By now it is probably obvious that Yeats and Auden are two of my favorite poets; I assign them often and have published on both. A poem like “In Memory of W. B. Yeats,” which is so explicitly an elegy of one poet by another, requires so much context about the departed that it may seem a curious choice in an introductory course. It’s a different matter when I teach this poem in upper-level courses. Yeats was a public artist, intellectual, and politician involved with promoting and sustaining the independent Irish state; he wrote impassioned love poems and political poems; later in his career he grew crotchety and even flirted briefly with affiliating with fascism during the post-WWI depression. I think that’s what the speaker means by “you were silly like us” in part two, although Auden himself was a communist during the same time period and so that’s a bit of a stretch.
But it’s possible to read the poem without all of that extra baggage and appreciate it for what it does beyond its historical referentiality: that it is a poem by a poet saying good-bye to another poet, trying to extricate what it finds valuable about the departed from the wreckage of what it would rather not have to deal with. This is similar to the act of eulogizing someone whose… funeral description was significantly edited from the actual day-to-day events and actions of that person –some of you may already understand this quite well. If the speaker wishes to grant a benediction on an influential poet without making it seem as though he supported everything about the earlier poet’s life, there would need to be some delicate maneuvering and negotiation in order to finds the words that would suffice for the task. This poem takes a pretty novel approach by recasting both poet and poetry as spatial landscapes not necessarily having any relationship to Yeats’s homeland of “Mad Ireland.”
After an initial image of the “dark, cold day” of Yeats’s death, the first section begins to draw a distinction between Yeats’s failing body and how life continues elsewhere:
Far from his illness
The wolves ran on through the evergreen forests,
The peasant river was untempted by the fashionable quays
Only this is sort of an unusual depiction of life outside of a deathbed watch; I suppose the “evergreen” forest stands in distinction to the decay of the elderly poet (consider how much different this line would be if the trees mirrored Yeats’s decline [eg, if the forest were deciduous in winter]), but why “wolves”? and why, why draw a contrast between the “fashionable quays” of commerce in a bustling harbor and the “peasant river,” apparently poor enough to need a justification for why it is “untempted” by the wealth of the quays. I suppose the same impulse links these lines to this couplet later on:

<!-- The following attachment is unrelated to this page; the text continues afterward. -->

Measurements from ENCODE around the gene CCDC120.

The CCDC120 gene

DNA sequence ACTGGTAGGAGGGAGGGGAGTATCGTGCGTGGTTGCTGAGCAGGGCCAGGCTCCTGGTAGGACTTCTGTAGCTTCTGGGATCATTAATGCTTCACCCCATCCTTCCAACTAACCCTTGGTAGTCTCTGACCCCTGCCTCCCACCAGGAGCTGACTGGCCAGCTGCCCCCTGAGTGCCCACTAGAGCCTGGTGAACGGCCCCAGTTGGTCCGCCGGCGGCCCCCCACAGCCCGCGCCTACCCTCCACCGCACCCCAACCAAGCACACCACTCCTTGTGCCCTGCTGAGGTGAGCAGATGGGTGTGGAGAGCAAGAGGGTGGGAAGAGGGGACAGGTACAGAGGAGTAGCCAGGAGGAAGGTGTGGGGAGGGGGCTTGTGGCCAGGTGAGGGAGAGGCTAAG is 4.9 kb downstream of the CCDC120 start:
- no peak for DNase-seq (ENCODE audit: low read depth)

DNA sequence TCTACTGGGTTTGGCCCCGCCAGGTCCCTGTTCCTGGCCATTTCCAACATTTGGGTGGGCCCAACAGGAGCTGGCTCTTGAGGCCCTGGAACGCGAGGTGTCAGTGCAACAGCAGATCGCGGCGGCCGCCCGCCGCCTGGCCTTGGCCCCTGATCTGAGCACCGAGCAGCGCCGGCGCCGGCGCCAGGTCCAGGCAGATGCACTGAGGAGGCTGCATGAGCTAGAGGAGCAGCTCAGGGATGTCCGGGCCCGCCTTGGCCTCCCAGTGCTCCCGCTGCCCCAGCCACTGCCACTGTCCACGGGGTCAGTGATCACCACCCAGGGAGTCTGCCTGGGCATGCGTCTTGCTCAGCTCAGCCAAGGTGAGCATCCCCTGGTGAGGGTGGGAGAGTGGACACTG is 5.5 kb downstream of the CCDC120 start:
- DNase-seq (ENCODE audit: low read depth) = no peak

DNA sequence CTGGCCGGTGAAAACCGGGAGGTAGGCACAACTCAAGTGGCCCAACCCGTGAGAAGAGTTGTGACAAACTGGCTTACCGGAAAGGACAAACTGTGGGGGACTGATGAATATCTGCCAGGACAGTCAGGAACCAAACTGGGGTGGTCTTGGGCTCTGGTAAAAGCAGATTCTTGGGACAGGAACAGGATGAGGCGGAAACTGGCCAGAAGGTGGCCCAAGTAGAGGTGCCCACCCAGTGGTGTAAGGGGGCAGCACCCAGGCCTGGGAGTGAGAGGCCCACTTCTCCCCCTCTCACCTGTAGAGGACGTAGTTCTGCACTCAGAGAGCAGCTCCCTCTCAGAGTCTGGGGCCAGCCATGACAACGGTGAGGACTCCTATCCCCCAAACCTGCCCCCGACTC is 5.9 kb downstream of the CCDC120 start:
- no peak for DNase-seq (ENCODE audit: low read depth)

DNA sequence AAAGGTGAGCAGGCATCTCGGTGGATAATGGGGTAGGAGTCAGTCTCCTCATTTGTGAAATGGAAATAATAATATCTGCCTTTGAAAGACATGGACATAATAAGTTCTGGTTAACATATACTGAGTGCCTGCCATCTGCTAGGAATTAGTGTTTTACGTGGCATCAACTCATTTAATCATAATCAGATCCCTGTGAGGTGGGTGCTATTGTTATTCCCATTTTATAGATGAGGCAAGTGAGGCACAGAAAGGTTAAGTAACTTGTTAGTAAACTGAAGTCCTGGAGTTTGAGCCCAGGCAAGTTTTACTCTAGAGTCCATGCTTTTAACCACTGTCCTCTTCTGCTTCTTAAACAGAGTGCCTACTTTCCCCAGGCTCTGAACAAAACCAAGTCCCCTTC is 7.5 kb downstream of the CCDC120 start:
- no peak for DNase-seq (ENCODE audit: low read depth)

When the brokers are roaring like beasts on the floor of the Bourse,
And the poor have the sufferings to which they are fairly accustomed
Once again, poverty coexisting uneasily with extreme wealth, with the implication that the wealthy are “beasts” like wolves, preying on the poor peasants. As the evergreens are always green, so too will there always be wolves (bankers), and if Yeats had wished to alleviate the suffering of the poor he failed in his charge.
Oddly, this irresponsible (or ineffectual) version of Yeats is, like the peasant river, identified with a countryside that makes clear the entire metaphor was designed to draw contradictory impulses within the life and poetry of Yeats himself:
But for him it was his last afternoon as himself,
An afternoon of nurses and rumours;
The provinces of his body revolted,
The squares of his mind were empty,
Silence invaded the suburbs,
The current of his feeling failed; he became his admirers.
Now he is scattered among a hundred cities
And wholly given over to unfamiliar affections,
To find his happiness in another kind of wood.
For someone who played a part in the revolt of the Irish against the British Empire, saying of Yeats that “the provinces of his body revolted” also suggests that there was something in Yeats that, by dying, his body wished to overthrow, and that is fairly damning. Yeats’s physical self is alternately described as a political entity (“provinces”), an urban landscape (“squares”), outer residential settlements (“suburbs”), a river like the peasant river earlier on, and then it appears his existence stops being his own, and after his death he will live on only in the memories and experiences of those who still read his work.